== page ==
• It smartly helps a non-technical person to understand the automated test easily (human-readable descriptions).
  • Like Domain Driven Design (DDD), an early step in BDD is the definition of a shared vocabulary between stakeholders, domain experts, and engineers.

Performance Tests

So far, we tested that everything is running correctly tech-wise and feature-wise. Things are looking great and we are happy !!! But, are return these correct responses... in a timely manner?! What if there were 5 more users using our service... or 10. How many concurrent users or requests can we handle before we start noticing delays in response time. So this is what we try to cover with these tests, that even though we return correct results, we also return them with the expected response time


  • Some of the metrics to test for are :
    • Response Time: Time taken for the API to return a response
    • Throughput: Number of requests processed per unit time.
    • Concurrency: Number of simultaneous users or requests the API can handle.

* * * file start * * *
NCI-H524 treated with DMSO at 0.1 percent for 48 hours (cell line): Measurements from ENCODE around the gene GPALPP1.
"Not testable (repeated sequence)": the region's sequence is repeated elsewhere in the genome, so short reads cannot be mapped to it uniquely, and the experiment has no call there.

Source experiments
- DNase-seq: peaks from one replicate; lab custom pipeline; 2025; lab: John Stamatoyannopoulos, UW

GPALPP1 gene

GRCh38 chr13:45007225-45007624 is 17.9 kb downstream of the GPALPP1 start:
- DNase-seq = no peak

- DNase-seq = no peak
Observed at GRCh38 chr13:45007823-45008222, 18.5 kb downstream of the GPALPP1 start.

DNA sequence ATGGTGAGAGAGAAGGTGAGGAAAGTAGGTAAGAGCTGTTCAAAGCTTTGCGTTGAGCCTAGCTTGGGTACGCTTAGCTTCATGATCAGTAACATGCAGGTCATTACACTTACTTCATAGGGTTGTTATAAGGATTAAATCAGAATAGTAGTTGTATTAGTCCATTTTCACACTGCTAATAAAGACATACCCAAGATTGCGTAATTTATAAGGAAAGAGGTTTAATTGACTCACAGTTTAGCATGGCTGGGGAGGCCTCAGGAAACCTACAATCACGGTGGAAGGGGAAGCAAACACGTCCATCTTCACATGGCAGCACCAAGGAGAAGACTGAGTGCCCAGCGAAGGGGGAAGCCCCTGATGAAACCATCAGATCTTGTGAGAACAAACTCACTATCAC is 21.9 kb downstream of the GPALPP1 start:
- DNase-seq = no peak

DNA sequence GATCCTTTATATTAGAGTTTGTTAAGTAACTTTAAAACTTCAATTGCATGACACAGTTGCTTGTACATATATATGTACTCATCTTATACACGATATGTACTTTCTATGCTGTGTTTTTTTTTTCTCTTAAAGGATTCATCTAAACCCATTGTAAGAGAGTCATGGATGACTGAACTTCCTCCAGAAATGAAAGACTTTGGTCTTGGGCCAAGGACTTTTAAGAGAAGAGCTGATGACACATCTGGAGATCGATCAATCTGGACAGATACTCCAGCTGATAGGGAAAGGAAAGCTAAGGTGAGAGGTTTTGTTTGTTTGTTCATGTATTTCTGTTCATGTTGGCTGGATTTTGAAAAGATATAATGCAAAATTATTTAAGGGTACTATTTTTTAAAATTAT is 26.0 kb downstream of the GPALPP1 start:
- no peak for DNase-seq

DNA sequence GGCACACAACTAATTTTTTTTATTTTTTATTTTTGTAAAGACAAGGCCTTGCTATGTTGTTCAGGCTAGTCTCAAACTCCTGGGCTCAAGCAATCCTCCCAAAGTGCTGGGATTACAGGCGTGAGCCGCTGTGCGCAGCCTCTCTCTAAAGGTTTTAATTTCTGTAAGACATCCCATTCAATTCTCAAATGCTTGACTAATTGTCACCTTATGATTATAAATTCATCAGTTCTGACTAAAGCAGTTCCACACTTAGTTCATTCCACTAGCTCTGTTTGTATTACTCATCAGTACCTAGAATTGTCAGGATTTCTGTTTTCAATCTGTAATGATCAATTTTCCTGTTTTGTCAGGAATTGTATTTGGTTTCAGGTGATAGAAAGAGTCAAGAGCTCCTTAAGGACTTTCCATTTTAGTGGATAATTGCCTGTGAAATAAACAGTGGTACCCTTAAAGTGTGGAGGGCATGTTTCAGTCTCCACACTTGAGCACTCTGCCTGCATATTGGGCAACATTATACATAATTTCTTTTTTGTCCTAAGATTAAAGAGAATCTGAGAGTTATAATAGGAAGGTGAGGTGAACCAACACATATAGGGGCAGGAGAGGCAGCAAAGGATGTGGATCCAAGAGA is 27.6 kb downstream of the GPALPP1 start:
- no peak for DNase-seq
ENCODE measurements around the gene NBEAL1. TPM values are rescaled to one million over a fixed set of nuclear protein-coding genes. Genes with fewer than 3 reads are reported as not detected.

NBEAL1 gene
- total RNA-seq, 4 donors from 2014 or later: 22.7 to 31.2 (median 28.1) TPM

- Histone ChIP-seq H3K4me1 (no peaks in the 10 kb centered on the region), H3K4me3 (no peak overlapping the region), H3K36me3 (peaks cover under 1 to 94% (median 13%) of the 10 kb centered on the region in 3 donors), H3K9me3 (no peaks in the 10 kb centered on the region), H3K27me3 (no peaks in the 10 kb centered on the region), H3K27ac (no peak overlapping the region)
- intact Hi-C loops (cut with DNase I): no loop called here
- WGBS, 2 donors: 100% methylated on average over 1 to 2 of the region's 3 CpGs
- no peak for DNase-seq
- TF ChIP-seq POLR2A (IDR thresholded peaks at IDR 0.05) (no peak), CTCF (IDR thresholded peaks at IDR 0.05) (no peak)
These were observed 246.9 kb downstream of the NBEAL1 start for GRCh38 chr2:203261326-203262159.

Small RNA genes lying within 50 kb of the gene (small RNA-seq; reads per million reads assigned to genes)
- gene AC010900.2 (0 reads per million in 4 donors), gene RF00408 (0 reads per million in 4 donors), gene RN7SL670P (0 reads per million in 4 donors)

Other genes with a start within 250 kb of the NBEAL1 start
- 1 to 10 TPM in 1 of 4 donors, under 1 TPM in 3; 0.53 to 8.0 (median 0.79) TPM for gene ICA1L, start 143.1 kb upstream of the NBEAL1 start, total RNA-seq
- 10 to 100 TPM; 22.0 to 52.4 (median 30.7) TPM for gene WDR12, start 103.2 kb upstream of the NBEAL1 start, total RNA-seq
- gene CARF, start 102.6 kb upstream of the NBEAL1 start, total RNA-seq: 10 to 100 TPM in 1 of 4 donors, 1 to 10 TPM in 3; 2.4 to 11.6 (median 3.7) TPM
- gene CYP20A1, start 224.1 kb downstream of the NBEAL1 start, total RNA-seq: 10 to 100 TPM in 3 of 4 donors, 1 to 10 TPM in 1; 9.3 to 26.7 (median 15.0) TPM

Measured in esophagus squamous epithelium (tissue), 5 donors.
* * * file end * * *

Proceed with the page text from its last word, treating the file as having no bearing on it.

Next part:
What we covered in this short text is an example strategy/pipeline/process (call it what you like) of testing software on different levels (low - high) and different value outcomes (tech - business), along with some examples of how things end up when there is not a good test stack process defined. Obviously, this is a 10k feet view of a test stack! Each individuall step will require a lot more work,documentation and planning to actually be implemented correctly in your test stack. However, having an initial plan in mind will probably bring you far better results than by just winging it !!!